Each year we hear of his dreams of "freedom," "liberty," "justice," "equality," "brotherhood," "peace." King was not at all reluctant to give specific meaning to his grandiose words. However, as far as the media was concerned, such efforts rarely made it past the editor's cutting knife.

When King announced his opposition to the Vietnam War, he gave his reasons: "These are revolutionary times," he said April 4, 1967. "All over the globe men are revolting against old systems of exploitation and oppression, and out of the womb a frail world, new systems of justice and equality are being born...We in the West must support these revolutions."

This was his description of such progressive movements as the Viet Cong, the Pathet Lao and the Khmer Rouge.

The words were intended for the eyes and ears of the entire world. But an admiring media deliberately suppressed them. They did not consider the American people ready to understand a champion of peace and freedom siding with a vicious, totalitarian movement.

King is not now nor has he ever been an authentic American hero. From the beginning King was a media hero. Reporters and TV cameras followed him about, always at his beck and call.

King never actually stood up to the violence of the KKK and other various dumb, ignorant, knuckle-dragging rednecks in the South. Rather, in following the teachings of Mohandas Gandhi, whose advice to Jews facing extermination in Nazi Germany was to throw themselves off the hills and cliffs of Europe into the sea, in effect saving Hitler the trouble and expense of killing them, King encourage his followers to provoke and then passively endure racist violence in an effort to gain sympathy from the nation watching them on TV.

However, during the last year of his life, King was very much a fading star as journalists rushed their cameras and microphones to various black militants and revolutionaries whose threats of murder and mayhem seemed more fascinating then King's own words of nonviolence.

To do justice to the memory of King, we should at least remember his actual ideas.

I left this rebuttal:

I don’t think one can extrapolate from that brief statement of 4/4/67 that King supported the sinister agendas of these movements, which camouflaged their true totalitarian motives behind veneers of peace, justice, and equality. The Khmer Rouge was barely known in 1967, didn’t come to power in Cambodia until the mid-1970s, and whose crimes were not recognized until the late 1970s.

Consider another speech that same year, August 16, 1967—“Where Do We Go From Here?,” Delivered at the 11th Annual SCLC Convention. Here, King presents his actual ideas on changing American society, and it certainly didn’t include a communist revolution. “It is perfectly clear that a violent revolution on the part of American blacks would find no sympathy and support from the white population and very little from the majority of the Negroes themselves.”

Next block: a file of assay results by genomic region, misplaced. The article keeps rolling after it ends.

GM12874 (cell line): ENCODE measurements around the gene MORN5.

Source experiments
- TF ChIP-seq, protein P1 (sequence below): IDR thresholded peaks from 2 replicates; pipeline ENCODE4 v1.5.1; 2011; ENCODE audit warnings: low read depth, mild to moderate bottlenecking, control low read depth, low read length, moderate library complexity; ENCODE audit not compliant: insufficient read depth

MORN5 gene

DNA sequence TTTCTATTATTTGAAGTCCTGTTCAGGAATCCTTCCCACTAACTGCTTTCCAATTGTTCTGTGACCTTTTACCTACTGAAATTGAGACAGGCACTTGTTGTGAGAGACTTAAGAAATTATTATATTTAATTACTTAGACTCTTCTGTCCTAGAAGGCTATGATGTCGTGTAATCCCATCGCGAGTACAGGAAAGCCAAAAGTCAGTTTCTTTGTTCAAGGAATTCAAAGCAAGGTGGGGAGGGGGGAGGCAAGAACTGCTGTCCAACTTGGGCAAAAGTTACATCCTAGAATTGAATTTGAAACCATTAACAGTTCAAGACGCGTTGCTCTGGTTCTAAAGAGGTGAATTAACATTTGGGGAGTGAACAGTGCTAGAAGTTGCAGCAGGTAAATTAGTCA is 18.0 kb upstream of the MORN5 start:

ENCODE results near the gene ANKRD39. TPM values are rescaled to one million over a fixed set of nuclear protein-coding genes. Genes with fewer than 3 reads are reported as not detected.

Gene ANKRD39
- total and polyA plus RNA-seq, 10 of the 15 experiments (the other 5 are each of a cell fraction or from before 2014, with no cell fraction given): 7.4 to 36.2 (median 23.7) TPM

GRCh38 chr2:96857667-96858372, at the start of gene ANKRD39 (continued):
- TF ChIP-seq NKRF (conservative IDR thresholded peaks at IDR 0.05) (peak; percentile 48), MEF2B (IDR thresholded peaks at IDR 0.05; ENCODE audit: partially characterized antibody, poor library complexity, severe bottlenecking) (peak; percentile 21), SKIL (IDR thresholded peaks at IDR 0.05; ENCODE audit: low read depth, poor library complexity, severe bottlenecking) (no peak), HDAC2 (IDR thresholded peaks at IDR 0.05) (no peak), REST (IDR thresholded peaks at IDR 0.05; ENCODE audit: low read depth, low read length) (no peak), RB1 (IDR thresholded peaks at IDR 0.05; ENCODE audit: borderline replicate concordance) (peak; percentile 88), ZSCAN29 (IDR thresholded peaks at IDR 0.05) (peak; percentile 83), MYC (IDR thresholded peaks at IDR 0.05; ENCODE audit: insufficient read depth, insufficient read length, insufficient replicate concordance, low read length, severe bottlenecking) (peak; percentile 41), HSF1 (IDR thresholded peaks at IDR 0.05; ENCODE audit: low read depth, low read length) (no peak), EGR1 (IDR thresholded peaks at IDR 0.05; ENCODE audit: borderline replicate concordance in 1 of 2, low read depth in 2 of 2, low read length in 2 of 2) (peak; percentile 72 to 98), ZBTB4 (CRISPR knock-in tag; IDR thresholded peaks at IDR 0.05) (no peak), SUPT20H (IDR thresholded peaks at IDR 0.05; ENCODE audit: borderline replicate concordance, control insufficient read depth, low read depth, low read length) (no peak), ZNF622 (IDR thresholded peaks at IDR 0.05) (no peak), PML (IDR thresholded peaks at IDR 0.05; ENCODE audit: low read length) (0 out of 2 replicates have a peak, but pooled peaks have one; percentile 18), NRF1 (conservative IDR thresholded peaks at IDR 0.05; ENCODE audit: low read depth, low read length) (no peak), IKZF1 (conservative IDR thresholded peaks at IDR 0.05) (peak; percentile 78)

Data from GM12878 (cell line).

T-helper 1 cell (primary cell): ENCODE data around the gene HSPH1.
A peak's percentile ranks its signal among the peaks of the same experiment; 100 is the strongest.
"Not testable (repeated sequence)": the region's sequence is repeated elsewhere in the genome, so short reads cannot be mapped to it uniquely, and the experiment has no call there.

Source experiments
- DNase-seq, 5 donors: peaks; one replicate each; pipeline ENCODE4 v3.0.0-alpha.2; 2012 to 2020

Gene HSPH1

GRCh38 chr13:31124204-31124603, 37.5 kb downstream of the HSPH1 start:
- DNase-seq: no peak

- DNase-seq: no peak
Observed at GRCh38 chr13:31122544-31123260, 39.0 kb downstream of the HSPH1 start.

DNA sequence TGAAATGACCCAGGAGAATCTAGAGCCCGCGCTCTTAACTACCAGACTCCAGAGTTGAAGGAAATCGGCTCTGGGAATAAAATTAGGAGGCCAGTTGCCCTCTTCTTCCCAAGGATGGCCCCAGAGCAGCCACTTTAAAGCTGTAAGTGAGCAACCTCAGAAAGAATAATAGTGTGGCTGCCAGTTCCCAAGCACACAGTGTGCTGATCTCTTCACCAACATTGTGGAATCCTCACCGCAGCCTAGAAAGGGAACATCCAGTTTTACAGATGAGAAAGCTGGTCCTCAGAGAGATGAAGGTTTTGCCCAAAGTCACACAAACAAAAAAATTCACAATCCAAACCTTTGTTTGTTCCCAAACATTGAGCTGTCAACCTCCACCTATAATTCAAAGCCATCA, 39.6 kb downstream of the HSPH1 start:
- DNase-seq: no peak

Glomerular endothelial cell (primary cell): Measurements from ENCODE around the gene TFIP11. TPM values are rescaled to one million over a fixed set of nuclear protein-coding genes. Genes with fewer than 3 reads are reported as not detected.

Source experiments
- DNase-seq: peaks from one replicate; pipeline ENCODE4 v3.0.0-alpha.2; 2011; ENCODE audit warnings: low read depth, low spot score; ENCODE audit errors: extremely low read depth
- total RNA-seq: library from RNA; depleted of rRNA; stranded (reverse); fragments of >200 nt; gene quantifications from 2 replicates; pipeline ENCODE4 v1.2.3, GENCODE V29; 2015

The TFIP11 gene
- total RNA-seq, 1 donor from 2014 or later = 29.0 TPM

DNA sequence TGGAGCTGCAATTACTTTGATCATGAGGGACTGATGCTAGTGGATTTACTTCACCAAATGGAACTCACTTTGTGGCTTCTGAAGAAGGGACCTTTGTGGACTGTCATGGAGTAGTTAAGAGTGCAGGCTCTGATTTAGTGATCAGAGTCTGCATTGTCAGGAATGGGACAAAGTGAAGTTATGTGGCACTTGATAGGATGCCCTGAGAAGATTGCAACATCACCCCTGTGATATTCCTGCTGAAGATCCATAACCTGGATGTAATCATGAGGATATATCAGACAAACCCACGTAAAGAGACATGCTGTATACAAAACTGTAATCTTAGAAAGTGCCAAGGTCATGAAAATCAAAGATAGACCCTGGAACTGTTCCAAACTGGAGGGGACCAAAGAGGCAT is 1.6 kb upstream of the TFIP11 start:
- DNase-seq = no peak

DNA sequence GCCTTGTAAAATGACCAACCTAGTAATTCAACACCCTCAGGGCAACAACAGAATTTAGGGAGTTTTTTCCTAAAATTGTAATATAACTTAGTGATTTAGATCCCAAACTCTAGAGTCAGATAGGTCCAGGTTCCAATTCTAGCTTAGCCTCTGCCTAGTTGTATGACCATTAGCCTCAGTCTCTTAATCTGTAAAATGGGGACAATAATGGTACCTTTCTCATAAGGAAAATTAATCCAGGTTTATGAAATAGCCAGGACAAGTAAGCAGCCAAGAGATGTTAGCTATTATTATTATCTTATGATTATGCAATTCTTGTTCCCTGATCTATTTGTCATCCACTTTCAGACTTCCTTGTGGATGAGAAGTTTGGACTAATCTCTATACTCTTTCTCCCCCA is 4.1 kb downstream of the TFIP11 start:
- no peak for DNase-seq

Instead, he said “What is needed is a strategy for change, a tactical program that will bring the Negro into the mainstream of American life as quickly as possible. King wanted to “bring the Negro into the mainstream of American life,” not overthrow it. That certainly doesn’t jibe with the sinister agendas of the Viet Cong, the Pathet Lao, or the Khmer Rouge. Furthermore, though King called for us to “begin to question the capitalistic economy”—which he wrongly believed America had at the time—King rejected communism:

“Now, don't think you have me in a bind today. I'm not talking about communism. What I'm talking about is far beyond communism. My inspiration didn't come from Karl Marx; my inspiration didn't come from Engels; my inspiration didn't come from Trotsky; my inspiration didn't come from Lenin. Yes, I read Communist Manifesto and Das Kapital a long time ago, and I saw that maybe Marx didn't follow Hegel enough. He took his dialectics, but he left out his idealism and his spiritualism. And he went over to a German philosopher by the name of Feuerbach, and took his materialism and made it into a system that he called ‘dialectical materialism.’ I have to reject that.

“What I'm saying to you this morning is communism forgets that life is individual. Capitalism forgets that life is social. And the kingdom of brotherhood is found neither in the thesis of communism nor the antithesis of capitalism, but in a higher synthesis. It is found in a higher synthesis that combines the truths of both.”

In other words, King advocated a mixed economy, hardly a radical view in America. The “synthesis” he spoke of was not just rhetoric. He advocated private voluntary initiatives to bring about change, and lauded the successes of initiatives like Operation Breadbasket and the Housing Development Corporation. But he also promoted some socialist “solutions” (such as the guaranteed basic income)—typical mixed economy thinking. King didn’t fully understand capitalism. But he was no communist.

Importantly, King promotes individualism (the “potential of the individual”) and self-esteem as a vital attributes for black success, hardly values to which communist insurgents would adhere.

King was a mixed bag, as many American heroes have been, and his policies reflected that. He was strong on civil rights and getting rid of legally enforced segregation, but he leaned Left economically. Unlike most of the Left, however, King didn’t view America's Founding principles as a failure or as outdated. Following in the footsteps of the abolitionist Frederick Douglass a century before, King saw them as relevant and as a guide forward, as evidenced in his “I Have a Dream” speech. It’s important when leaders reiterate those principles. On balance, King left the nation a better place. I think he deserves the accolade American hero.